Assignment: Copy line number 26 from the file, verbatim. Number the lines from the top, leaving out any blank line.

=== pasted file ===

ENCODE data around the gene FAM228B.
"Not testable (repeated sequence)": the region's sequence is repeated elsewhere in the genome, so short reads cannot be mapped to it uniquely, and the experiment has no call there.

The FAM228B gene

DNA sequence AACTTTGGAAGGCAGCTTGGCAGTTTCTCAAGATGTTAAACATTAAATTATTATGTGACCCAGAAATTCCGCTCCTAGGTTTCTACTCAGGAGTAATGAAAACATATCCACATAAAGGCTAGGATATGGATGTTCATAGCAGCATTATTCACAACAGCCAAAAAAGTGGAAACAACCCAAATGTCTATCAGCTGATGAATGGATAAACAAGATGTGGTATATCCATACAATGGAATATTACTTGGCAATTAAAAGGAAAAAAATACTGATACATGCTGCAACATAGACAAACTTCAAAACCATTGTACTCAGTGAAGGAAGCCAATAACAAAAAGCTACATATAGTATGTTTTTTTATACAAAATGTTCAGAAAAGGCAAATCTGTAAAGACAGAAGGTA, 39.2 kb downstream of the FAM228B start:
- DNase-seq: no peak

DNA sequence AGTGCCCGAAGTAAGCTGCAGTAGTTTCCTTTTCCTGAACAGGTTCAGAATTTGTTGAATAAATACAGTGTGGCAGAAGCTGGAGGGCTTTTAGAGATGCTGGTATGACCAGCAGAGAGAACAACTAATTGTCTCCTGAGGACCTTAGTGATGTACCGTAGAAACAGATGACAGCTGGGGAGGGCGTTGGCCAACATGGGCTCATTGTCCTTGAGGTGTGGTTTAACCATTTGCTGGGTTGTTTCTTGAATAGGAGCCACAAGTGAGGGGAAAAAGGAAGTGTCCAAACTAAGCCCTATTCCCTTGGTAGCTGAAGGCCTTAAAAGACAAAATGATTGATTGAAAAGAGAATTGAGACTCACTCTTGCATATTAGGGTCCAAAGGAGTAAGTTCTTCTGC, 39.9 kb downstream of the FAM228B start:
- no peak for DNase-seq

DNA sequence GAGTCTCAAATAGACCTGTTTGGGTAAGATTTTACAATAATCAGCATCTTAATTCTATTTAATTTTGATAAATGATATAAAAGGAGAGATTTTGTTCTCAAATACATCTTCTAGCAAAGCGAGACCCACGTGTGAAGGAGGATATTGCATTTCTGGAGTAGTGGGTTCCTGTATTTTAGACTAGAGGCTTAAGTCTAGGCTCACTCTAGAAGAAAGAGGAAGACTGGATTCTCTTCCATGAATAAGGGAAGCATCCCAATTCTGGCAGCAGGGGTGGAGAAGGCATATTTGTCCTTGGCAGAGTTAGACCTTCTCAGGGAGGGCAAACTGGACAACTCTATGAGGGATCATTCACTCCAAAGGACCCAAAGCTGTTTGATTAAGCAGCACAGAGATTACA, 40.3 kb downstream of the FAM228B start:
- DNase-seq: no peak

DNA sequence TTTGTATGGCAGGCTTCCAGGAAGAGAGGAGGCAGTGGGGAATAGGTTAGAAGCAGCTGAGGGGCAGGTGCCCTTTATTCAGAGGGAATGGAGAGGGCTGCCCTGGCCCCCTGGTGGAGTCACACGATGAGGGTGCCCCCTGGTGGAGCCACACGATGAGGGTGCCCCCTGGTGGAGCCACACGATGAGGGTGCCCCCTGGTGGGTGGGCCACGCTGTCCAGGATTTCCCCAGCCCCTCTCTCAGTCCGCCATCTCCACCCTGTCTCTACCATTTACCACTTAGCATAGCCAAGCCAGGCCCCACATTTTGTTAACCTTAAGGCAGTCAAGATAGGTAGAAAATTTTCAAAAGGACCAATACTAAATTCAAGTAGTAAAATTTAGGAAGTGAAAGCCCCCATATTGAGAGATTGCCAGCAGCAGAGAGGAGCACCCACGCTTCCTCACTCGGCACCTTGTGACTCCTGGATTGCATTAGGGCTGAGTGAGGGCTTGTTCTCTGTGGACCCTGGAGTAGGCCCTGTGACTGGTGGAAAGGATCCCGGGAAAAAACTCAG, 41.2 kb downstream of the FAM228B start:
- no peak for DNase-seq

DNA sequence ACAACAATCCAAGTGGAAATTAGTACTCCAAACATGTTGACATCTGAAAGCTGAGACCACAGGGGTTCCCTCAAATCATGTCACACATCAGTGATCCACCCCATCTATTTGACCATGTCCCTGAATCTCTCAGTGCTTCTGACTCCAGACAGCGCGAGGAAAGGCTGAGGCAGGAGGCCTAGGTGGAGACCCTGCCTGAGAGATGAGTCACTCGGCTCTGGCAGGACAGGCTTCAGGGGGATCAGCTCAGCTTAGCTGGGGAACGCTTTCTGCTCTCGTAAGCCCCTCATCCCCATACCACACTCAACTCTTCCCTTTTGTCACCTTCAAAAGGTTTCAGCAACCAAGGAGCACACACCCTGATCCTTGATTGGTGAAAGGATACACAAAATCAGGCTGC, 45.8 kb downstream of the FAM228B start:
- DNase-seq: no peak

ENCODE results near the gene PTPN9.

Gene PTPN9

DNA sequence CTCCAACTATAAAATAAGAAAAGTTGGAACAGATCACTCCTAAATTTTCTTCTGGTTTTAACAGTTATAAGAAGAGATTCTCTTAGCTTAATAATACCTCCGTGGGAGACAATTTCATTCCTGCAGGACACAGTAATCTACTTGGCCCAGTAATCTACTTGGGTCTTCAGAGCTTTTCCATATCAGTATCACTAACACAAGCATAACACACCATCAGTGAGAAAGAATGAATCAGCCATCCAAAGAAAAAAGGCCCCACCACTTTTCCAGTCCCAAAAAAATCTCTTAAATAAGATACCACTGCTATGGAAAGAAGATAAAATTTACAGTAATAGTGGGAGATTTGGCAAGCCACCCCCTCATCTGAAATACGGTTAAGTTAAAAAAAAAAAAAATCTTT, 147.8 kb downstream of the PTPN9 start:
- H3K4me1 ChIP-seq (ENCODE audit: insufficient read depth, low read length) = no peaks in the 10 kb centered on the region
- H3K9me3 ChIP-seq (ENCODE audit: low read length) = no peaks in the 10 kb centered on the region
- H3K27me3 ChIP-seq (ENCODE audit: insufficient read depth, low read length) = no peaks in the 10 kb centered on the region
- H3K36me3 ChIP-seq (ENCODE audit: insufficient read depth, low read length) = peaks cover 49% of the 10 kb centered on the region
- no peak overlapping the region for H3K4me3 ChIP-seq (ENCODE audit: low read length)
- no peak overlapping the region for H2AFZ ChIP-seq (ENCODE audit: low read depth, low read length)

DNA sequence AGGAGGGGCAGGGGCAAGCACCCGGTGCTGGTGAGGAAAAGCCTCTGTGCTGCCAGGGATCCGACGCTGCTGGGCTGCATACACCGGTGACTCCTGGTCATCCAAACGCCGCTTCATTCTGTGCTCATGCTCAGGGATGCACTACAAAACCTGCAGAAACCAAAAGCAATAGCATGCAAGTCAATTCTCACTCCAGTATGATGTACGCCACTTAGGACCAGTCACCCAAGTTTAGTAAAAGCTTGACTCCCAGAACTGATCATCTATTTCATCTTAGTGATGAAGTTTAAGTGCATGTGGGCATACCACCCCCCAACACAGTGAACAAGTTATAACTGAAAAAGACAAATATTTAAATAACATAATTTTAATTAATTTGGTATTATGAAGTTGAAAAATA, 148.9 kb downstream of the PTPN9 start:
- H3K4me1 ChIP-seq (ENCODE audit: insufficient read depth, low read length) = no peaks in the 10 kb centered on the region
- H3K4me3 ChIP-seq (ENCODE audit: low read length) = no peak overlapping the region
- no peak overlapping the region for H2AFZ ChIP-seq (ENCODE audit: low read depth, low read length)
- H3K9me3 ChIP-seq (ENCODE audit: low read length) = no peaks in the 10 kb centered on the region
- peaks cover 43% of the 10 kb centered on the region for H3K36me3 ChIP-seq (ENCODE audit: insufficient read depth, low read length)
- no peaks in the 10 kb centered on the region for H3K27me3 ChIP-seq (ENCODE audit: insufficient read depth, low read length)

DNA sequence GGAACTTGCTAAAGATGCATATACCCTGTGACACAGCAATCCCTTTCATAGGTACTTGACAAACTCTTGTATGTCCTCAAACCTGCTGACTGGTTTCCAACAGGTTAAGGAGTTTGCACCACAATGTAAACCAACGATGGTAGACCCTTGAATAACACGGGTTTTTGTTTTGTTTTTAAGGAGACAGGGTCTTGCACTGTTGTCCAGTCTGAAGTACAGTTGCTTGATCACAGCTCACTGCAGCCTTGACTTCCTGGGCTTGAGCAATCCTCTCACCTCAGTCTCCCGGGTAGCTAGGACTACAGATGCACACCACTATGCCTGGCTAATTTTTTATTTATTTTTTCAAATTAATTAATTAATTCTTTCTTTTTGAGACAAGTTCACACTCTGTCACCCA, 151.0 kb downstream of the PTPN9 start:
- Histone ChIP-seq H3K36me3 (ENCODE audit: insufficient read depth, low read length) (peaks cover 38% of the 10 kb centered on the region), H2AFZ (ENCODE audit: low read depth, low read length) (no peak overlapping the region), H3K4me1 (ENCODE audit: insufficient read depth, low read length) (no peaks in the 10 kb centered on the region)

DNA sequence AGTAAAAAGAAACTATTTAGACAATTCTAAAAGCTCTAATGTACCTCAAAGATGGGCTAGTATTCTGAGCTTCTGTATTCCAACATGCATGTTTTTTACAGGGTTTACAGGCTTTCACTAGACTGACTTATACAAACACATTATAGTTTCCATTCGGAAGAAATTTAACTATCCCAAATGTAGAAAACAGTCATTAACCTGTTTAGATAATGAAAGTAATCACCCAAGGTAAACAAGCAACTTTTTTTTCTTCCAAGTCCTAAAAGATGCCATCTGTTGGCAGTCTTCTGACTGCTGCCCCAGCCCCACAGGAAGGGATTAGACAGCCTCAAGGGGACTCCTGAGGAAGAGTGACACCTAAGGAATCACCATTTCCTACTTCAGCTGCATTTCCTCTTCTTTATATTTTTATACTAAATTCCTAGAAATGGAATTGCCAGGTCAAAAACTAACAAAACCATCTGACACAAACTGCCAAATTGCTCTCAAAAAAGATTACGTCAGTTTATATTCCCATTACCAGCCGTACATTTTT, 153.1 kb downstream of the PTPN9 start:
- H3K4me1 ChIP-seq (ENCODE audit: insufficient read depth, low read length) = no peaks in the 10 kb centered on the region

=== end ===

- no peak overlapping the region for H2AFZ ChIP-seq (ENCODE audit: low read depth, low read length)